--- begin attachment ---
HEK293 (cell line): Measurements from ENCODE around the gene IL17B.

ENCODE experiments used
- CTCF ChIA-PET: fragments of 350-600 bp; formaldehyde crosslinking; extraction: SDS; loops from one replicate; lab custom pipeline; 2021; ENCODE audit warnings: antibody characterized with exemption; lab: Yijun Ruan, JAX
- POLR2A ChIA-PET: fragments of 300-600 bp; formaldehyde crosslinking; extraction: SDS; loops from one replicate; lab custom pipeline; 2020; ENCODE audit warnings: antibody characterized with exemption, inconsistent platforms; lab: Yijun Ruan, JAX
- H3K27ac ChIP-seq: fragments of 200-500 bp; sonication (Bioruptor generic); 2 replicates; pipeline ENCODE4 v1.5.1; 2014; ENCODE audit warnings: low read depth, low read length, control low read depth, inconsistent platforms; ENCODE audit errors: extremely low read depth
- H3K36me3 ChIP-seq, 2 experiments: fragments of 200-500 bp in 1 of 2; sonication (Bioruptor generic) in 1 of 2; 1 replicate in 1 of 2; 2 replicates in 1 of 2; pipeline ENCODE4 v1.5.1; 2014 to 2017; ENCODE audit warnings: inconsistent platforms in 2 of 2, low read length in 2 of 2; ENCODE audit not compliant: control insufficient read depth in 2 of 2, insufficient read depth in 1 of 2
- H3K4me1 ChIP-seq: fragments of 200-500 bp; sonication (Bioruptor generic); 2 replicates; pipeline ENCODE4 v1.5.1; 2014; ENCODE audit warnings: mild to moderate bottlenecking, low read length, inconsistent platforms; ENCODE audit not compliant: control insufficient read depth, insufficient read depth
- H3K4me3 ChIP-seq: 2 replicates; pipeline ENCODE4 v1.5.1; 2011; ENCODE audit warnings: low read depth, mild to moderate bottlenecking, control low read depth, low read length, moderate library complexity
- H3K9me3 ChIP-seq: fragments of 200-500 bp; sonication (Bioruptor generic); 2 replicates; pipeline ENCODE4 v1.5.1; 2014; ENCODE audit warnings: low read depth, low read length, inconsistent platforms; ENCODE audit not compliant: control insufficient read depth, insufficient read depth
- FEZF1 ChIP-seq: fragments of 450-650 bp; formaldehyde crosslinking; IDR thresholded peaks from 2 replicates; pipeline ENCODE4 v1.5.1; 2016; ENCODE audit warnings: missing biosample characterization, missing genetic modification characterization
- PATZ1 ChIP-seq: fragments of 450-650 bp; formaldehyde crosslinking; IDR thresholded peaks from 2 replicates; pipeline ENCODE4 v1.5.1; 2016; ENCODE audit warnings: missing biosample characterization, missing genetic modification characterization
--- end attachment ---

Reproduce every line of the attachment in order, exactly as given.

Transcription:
HEK293 (cell line): Measurements from ENCODE around the gene IL17B.

ENCODE experiments used
- CTCF ChIA-PET: fragments of 350-600 bp; formaldehyde crosslinking; extraction: SDS; loops from one replicate; lab custom pipeline; 2021; ENCODE audit warnings: antibody characterized with exemption; lab: Yijun Ruan, JAX
- POLR2A ChIA-PET: fragments of 300-600 bp; formaldehyde crosslinking; extraction: SDS; loops from one replicate; lab custom pipeline; 2020; ENCODE audit warnings: antibody characterized with exemption, inconsistent platforms; lab: Yijun Ruan, JAX
- H3K27ac ChIP-seq: fragments of 200-500 bp; sonication (Bioruptor generic); 2 replicates; pipeline ENCODE4 v1.5.1; 2014; ENCODE audit warnings: low read depth, low read length, control low read depth, inconsistent platforms; ENCODE audit errors: extremely low read depth
- H3K36me3 ChIP-seq, 2 experiments: fragments of 200-500 bp in 1 of 2; sonication (Bioruptor generic) in 1 of 2; 1 replicate in 1 of 2; 2 replicates in 1 of 2; pipeline ENCODE4 v1.5.1; 2014 to 2017; ENCODE audit warnings: inconsistent platforms in 2 of 2, low read length in 2 of 2; ENCODE audit not compliant: control insufficient read depth in 2 of 2, insufficient read depth in 1 of 2
- H3K4me1 ChIP-seq: fragments of 200-500 bp; sonication (Bioruptor generic); 2 replicates; pipeline ENCODE4 v1.5.1; 2014; ENCODE audit warnings: mild to moderate bottlenecking, low read length, inconsistent platforms; ENCODE audit not compliant: control insufficient read depth, insufficient read depth
- H3K4me3 ChIP-seq: 2 replicates; pipeline ENCODE4 v1.5.1; 2011; ENCODE audit warnings: low read depth, mild to moderate bottlenecking, control low read depth, low read length, moderate library complexity
- H3K9me3 ChIP-seq: fragments of 200-500 bp; sonication (Bioruptor generic); 2 replicates; pipeline ENCODE4 v1.5.1; 2014; ENCODE audit warnings: low read depth, low read length, inconsistent platforms; ENCODE audit not compliant: control insufficient read depth, insufficient read depth
- FEZF1 ChIP-seq: fragments of 450-650 bp; formaldehyde crosslinking; IDR thresholded peaks from 2 replicates; pipeline ENCODE4 v1.5.1; 2016; ENCODE audit warnings: missing biosample characterization, missing genetic modification characterization
- PATZ1 ChIP-seq: fragments of 450-650 bp; formaldehyde crosslinking; IDR thresholded peaks from 2 replicates; pipeline ENCODE4 v1.5.1; 2016; ENCODE audit warnings: missing biosample characterization, missing genetic modification characterization